Book Review: DNA by Dennis Kelly

DNA by Dennis Kelly 

At a glance
  • A student book focused on the work of one of the world’s hottest writers of stage and screen with a talent to disturb
  • A play about a nihilistic group of teenagers who do something very wrong, and then cover it up
  • Encourages students to take an active role in interpreting the text for themselves
  • Deals with a whole host of contemporary issues
  • Compelling and immersive student notes for rigorous analysis

If you are looking for a play that will jar, jolt and judder then brace for impact and share Dennis Kelly’s guilt-ridden DNA. It’s brutal, it’s shocking and yet, in its madness, it is chillingly beautiful where the identity of the human subject is reduced to a molecule.


DNA was developed as a part of National Theatre’s Connections programme in 2007, which commissions playwrights to write plays for young performers aged 14-18 and this is pure dynamite. It’s now a core set text for GCSE Drama and English Literature.

The story centres on a group of teenagers bullying another student which goes too far and they are left with an unplanned death on their conscience. The aftermath of this act brings the characters closer together and pulls them apart.

Review of DNA at the Queen's Theatre Hornchurch | Romford Recorder

These flawed and failing characters, who know right from wrong, try to make the best out of a bad situation but in the process concoct a darker, more desperate den of deceptions. They panic and decide to cover up their crime but inadvertently implicate an innocent man.

This incredibly powerful play will wrong-foot students and place them in the head, heart and soul of a dilemma and make them feel like they have blood on their hands. What would they do? The central question of the play centres around group dynamics and whether it is right to sacrifice the individual for the many.

DNA twists, turns and is full of tension and skilfully explores the nature of gangs, bullies, power, violence, friendship, trust, leadership, evolution, status, choices, protection, responsibility, morality and evil chimps.

These are the core, raw themes picked up in this Methuen Drama Student Edition, with superb commentary and notes by Professor Clare Finburgh Delijani who adroitly delves into the play’s context, characters, dramatic devices, genre, scenography, time staging possibilities and production history.

DNA | in London

What these notes do is to get students to adopt the skins and the psyche of the characters and to feel the fear as the shifts in power unfold. They amplify what it is to be fully human in it’s good, bad and ugly forms and they get our full attention. They also tune students into how Kelly destabilises language.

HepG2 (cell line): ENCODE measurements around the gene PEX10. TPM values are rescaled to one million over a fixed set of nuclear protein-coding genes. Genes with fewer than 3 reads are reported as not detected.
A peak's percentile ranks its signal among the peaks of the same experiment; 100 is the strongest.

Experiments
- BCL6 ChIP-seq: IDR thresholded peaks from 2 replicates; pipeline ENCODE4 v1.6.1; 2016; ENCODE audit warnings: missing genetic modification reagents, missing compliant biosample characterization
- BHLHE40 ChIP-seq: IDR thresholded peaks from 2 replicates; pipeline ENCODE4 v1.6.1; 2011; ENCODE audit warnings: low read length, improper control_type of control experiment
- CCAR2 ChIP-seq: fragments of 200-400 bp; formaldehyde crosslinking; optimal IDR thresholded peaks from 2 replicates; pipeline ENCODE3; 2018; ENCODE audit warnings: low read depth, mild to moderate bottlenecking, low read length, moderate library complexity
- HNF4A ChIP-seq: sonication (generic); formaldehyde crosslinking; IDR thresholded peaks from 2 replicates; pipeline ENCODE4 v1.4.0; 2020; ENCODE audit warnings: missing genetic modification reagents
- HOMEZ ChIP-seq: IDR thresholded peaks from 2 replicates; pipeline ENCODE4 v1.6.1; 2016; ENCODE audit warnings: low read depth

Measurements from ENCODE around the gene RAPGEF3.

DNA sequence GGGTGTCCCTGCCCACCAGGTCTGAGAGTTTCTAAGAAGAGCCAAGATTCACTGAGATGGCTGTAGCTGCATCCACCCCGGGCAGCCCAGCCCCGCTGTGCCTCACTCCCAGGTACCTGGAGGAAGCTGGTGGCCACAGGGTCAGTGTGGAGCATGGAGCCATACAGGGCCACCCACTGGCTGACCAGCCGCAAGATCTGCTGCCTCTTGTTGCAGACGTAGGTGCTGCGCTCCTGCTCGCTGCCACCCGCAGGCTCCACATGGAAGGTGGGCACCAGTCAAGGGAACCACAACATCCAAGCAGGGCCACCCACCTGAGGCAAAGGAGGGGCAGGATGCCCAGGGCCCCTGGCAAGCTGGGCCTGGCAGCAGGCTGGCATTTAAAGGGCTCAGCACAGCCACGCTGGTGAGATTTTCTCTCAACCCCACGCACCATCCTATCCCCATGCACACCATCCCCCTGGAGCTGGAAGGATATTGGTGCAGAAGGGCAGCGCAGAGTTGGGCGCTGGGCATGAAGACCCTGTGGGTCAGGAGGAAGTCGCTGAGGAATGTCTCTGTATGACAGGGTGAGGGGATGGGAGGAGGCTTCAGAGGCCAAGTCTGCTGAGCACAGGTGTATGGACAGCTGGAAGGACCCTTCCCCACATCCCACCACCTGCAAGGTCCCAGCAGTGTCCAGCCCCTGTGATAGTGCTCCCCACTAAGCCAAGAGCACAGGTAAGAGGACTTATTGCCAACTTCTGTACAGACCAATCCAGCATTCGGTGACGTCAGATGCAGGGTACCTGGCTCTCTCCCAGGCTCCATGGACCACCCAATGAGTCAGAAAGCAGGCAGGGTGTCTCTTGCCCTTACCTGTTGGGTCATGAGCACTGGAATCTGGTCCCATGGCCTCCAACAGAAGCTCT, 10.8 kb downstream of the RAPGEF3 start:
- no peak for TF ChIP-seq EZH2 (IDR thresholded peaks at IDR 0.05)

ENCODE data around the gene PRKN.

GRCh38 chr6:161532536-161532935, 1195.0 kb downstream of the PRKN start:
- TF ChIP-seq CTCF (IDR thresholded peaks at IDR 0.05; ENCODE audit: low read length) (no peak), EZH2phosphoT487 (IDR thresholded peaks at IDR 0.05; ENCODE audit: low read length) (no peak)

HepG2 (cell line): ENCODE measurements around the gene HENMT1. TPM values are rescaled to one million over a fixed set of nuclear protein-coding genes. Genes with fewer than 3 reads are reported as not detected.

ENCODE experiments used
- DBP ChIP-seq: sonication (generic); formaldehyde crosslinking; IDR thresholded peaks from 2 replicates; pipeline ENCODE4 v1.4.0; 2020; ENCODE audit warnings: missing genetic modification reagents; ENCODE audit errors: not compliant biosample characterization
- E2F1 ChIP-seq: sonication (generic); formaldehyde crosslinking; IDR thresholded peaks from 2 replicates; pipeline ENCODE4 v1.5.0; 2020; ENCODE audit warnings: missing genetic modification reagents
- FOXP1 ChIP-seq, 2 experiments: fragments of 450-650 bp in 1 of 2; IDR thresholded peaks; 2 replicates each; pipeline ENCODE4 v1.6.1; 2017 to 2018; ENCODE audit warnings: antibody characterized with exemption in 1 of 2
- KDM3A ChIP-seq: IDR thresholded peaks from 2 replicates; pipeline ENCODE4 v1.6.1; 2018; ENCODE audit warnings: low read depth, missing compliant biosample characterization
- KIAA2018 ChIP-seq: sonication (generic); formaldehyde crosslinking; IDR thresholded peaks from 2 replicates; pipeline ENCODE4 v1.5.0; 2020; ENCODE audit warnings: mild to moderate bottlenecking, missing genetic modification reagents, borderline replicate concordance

But they go further and deeper by setting these feelings inside jagged discussions about children, violence, torture and human rights abuse, the individual and community including the timeless and poetry of the everyday. Key characters are studied in detail and the roles they play with analysis focused around bullying, abuse, victimisation/survival and feminist non-violence. What they do so well is make students appreciate every comma and full stop and get to understand the characters as complex and three-dimensional. DNA is also an allegory for Western foreign policy and terrorism.

This edition will especially resonate with students as it examines the power of teenage group mentality and constantly throws them into the deadly drama as potential participants and vulnerable victims. It gets them to consider at what point does our morality make us turn the other way?

The notes deliberately provoke thought friction and actively agitate students’ thinking so they consider our responses towards cruelty, empathy, pack mentality, self-interest and self-preservation.

They push students to ask whether these behaviours are learned and societal or whether they lay deep inside us all and are hereditary.

There is little doubt that this book will help students develop their comprehension skills and learn to express their ideas about aspects of plot, characterisation, events and settings and to distinguish between literal and implied meanings.

It will also leave them asking more questions and wondering why Kelly left DNA open-ended, a play that could go on indefinitely.

The verdict
  • High-quality, ‘in-yer-face’, naturalistic and utterly contemporary
  • Develops critical reading skills and supports personal engagement with the text
  • Sparks intense discussion, shifts perceptions and plunges students into rainbow thinking
  • A study in pack behaviour, the psychology of choices and decision making in a world of disorder and chaos
  • A masterclass study book full of sharp, non-patronising and reflective writing analysis
 Upgrade if….

You are looking for a DNA student resource that will arrest student’s attention and get them to fully focus on warped relationship dynamics and how far they would go as friends to protect each other.

Cost: £9.89

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